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Article:"I'm Done Throwing Interceptions Now," The Final Chapter (I hope) of The Brett Favre Story

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Brett Favre is not and never was, to me, a great quarterback. He was, by all accounts, a good guy who had saved himself from drug addiction and turned himself into a very successful NFL Quarterback. Favre will forever be linked to Green Bay, Wisconsin, and it's ironic because he is a Southern Mississippi native. For no other NFL Quarterback did the term "gunslinger" apply more poetically. Favre's arm was always more cannon than arm. He was notorious for throwing with such force that receivers' fingers would literally break or sprain. Favre had those Hollywood moments, like the Monday Night Football game a few years ago where he threw 4 TD the day after his father died. He never played with an elite receiver. He never really had an elite running back. And he played forever.

Brett Favre is the owner of most of the important career passing records in the NFL. This is because he played forever, on one team, and, essentially ran it. Favre had more control over not just the Packers, but the city of Green Bay and perhaps the state of Wisconsin than any other athlete. More than Jordan did on Chicago. Or Magic in LA. Marino in Miami. Even Bird in Boston. If you are from Wisconsin, whether you like football or not, Brett Favre is your hero. This is made even more apparent when Favre retires a week after the free agency period began, seemingly oblivious to the fact that the Green Bay Packers had more to do than worry about what Brett Favre was doing.

In a crucial situation, Brett Favre would inevitably throw an interception by trying too hard. Look at the Giants game this postseason, Or the 4th and 26 game against the Eagles when he threw a floating balloon up in the air for the Eagles' secondary. Favre threw 288 interceptions in his career. To this point, Tom Brady, in 7 years as a starting quarterback, has 86. If you took Brett Favre's best 7 seasons (lowest interception total), you still end up with 83 INT. Take his first 7 years starting and he compiles a total of 116 INT.

My point in this interception talk and the comparison to Tom Brady is because Favre and Brady are the two most revered quarterbacks of my generation. No one talked about Dan Marino as much because he never won a Super Bowl and only played in one, very early in his career. Joe Montana won, but those who really follow sports know that Joe Montana isn't exactly a heart-warming person. Peyton Manning is hated as much as he's revered. On the other hand, Brady and Favre are the glamour quarterbacks and couldn't be any more different. Brady is a well-spoken California boy, who played big-time college football, and won 3 Super Bowls in his first 5 years. Then you have Favre, a spokesman for Wrangler Jeans who speaks with a southern drawl, played college football in Hattiesburg, Mississippi, and won only one Super Bowl in his career in a town tucked away in lower Canada.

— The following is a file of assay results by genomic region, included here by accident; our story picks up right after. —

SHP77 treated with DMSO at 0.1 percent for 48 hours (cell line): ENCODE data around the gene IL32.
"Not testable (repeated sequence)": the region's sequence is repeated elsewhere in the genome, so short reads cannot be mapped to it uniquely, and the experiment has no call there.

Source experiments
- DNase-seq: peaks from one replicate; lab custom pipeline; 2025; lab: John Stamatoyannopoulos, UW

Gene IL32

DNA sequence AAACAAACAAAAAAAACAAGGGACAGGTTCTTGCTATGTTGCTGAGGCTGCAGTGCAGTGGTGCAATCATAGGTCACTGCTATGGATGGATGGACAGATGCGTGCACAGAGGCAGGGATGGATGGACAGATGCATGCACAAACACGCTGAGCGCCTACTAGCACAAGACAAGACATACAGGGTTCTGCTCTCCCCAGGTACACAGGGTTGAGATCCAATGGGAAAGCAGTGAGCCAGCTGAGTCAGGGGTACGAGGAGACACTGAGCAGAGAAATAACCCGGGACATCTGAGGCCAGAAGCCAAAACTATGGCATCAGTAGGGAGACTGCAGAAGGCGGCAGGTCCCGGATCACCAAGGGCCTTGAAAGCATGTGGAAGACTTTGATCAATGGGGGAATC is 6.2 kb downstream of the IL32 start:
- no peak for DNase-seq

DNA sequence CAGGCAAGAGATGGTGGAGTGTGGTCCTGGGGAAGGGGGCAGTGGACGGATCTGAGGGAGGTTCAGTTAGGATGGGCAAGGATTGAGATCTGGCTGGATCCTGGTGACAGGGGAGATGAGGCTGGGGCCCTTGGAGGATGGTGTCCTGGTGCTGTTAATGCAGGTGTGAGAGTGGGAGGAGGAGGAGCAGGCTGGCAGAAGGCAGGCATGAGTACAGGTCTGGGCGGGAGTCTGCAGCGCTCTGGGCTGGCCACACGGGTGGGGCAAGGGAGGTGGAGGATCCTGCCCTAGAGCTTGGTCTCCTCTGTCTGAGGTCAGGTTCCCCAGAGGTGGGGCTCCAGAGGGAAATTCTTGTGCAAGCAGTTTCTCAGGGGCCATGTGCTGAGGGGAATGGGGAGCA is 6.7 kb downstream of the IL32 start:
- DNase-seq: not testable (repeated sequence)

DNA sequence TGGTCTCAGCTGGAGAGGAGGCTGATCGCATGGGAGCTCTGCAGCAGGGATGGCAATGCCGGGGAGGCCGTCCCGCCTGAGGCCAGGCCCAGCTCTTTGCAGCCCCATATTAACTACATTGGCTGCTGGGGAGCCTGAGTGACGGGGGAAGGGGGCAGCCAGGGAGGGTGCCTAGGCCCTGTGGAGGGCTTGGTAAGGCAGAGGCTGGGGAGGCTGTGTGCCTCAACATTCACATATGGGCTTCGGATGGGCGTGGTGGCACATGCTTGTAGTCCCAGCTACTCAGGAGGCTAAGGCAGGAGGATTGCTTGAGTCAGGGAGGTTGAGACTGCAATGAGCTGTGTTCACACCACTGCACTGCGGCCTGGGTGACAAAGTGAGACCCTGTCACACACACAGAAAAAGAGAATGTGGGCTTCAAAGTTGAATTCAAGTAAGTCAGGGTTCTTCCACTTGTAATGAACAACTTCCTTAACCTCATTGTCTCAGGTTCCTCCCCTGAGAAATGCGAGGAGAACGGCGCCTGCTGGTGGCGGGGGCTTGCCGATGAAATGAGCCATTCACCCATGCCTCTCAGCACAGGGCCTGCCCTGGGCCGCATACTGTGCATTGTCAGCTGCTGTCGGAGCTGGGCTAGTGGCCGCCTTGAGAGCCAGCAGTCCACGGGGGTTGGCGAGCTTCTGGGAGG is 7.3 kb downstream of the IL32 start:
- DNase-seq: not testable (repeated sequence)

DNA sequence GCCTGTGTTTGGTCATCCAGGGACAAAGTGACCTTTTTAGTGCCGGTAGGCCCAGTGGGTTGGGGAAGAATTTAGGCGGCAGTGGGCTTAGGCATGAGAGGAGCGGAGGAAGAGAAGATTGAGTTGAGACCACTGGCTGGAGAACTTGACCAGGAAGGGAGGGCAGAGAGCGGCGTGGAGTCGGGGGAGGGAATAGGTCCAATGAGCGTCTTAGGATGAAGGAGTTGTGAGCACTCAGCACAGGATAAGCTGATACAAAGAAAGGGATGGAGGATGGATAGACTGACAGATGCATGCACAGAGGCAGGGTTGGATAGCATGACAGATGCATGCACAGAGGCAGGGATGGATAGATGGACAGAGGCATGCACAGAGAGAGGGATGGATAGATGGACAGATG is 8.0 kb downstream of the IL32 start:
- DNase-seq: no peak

The sports world will weep today at the loss of Favre. I will not. My conception that Favre was a jerk was struck down a few years ago when I met a former teammate of Favre's in Green Bay and he told me that he had feared the same before meeting him, but that he was a great guy and a great teammate: very family focused and very determined to win. I will never criticize Favre for his drug problem at the beginning of his career. I will criticize him for being undeservedly heralded as a big-game quarterback (1 Super Bowl victory, 2 appearances), for his statement when the Packers drafted Aaron Rodgers that he was not there to teach Rodgers anything, and his constant drawn out, "will I retire?" show every offseason the past half decade.

I guess Favre gets more than just a paragraph. He will be remembered, incorrectly, as the greatest quarterback of all time. He was this: A quarterback, who played for a long time, and built up huge career numbers, all across the board, including the bad stats, while only winning one Super Bowl. If he wasn't a good story for white people, he would have been forgotten long ago. I guess the moral of the story is that, if you're white, and you have an "every man" way about you, you will be loved by the American media, so long as you live cleanly and admit your mistakes.

Perhaps Roger Clemens should read this.


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